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Hospital acquiring a 64-slice PET-CT scanner

New Britain [June 26 2008] - By October, The Hospital of Central Connecticut expects to start using a new $3.8 million 64-slice PET-CT scanner at its New Britain General campus, providing patients with the latest innovative imaging technology.

The hospital recently received approval from the State Office of Health Care Access to purchase the device, which combines two state-of-the-art technologies into one machine. Since 2006, the hospital has relied on a mobile PET-CT scanner which arrived at its New Britain General campus weekly. The new scanner is far more advanced, and will make the tests more quickly and readily available to patients.

“With our own PET scanner, we will provide more access for our patients, in addition to continued availability of CT scanning. This advanced combined scanner will add significantly to our imaging technology capabilities toward diagnosing and staging different conditions and diseases,” says Sidney Ulreich, M.D., chief of Radiology.

The high-speed PET-CT scanner produces images with precise anatomic detail, providing quick results and shorter testing time for patients. It’s used to identify varied diseases and conditions, develop treatment plans and gauge treatment progress.

Specifically, the PET scanner detects metabolic (chemical) changes of cells in a particular area of the body or an organ, and is often used for cancer studies. The 64-slice CT scanner produces images which can be manipulated into different views (3-D) of body structures, including bone and soft tissue, in just seconds. The PET and CT scan functions may be used independently or combined.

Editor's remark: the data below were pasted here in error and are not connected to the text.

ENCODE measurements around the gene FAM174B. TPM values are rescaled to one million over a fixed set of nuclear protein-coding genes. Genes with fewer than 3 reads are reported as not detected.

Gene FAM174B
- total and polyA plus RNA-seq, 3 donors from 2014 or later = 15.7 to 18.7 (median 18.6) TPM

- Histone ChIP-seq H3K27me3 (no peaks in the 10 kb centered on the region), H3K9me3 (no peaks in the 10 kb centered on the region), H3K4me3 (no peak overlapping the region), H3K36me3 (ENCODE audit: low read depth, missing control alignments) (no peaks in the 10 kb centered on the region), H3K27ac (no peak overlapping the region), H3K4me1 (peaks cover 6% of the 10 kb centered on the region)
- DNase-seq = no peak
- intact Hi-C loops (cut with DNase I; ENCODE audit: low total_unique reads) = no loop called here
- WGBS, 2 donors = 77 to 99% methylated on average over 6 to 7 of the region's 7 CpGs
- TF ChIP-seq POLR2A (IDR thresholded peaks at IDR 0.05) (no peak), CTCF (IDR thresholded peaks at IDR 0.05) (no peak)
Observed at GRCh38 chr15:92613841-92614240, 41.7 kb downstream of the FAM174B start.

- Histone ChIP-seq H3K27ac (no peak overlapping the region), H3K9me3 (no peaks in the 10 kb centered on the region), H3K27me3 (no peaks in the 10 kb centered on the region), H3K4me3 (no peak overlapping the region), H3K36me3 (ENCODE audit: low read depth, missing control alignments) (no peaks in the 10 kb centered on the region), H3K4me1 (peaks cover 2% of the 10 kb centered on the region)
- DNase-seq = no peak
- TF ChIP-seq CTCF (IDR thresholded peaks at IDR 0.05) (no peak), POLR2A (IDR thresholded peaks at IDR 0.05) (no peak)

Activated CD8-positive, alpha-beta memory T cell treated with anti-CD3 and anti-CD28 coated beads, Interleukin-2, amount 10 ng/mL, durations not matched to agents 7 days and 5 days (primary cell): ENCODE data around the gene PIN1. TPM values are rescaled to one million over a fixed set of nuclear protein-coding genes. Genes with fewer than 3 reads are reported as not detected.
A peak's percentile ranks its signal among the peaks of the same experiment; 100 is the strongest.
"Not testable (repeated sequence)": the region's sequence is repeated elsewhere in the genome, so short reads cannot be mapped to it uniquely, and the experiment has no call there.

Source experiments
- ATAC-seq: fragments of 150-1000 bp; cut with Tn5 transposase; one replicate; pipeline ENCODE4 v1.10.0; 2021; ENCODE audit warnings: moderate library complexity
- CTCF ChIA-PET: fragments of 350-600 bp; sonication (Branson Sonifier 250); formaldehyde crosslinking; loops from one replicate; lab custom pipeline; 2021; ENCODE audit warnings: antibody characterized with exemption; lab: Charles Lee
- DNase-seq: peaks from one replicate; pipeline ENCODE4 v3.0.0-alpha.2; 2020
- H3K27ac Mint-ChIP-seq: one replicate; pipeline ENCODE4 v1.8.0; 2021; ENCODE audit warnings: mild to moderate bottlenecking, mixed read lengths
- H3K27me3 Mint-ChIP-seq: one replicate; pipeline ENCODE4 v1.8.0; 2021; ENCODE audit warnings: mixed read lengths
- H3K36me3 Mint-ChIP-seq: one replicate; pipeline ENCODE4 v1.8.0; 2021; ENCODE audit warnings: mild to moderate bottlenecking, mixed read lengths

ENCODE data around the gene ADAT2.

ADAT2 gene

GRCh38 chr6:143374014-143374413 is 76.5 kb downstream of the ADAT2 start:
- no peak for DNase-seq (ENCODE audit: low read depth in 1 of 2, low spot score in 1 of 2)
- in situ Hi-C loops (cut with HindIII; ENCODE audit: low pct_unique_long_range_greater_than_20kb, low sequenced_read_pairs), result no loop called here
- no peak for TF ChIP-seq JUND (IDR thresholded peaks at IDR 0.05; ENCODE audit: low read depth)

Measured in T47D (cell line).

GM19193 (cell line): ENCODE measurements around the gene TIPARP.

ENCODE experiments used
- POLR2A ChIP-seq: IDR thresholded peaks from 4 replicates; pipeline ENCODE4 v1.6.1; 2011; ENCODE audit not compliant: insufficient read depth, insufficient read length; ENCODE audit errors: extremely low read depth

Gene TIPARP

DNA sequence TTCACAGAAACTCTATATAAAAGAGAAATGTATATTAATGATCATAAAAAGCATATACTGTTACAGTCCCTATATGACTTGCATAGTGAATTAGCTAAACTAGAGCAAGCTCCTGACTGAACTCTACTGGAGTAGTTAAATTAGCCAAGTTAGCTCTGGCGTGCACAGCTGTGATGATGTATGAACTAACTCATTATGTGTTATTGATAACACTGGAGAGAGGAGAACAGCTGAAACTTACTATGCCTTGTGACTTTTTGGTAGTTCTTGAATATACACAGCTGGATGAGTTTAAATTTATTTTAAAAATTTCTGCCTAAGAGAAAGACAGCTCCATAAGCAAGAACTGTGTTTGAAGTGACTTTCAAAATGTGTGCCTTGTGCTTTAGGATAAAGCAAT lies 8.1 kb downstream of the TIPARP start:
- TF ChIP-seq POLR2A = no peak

PET-CT applications at The Hospital of Central Connecticut include studies related to coronary artery disease, and cancer treatment planning using the hospital’s new Novalis® radiosurgery system, also expected to begin use in October.

“The 64-slice PET-CT will allow us to treat lung cancers more effectively,” says Neal Goldberg, M.D., chief of Radiation Oncology. Used in combination with a new work station, the PET-CT will correlate the Novalis beam to the tumor without affecting the surrounding lung tissue as the patient breathes. “It allows us to treat a moving target, which we cold not do before.” More precision, says Goldberg, also translates to quicker treatment five days using Novalis vs. seven weeks of once weekly radiation therapy for small lung cancers.


The system is also a major step forward for the hospital in diagnosing heart disease, adds Milton Sands, M.D., chief of Cardiology. “The cardiac CT will aid in imaging the heart and coronary arteries and help in the diagnosis of coronary artery disease and other heart abnormalities. It will be useful in people with chest pain and major risk factors for coronary artery disease, namely hypertension, diabetes, elevated cholesterol, a strong family history of heart disease, and smoking.”

In the PET-CT scanner’s first year of use, the hospital anticipates performing 708 PET/CT scans and 25,117 CT scans.

Contact: Kimberly Gensicki, 860-224-5900, ext. 6507














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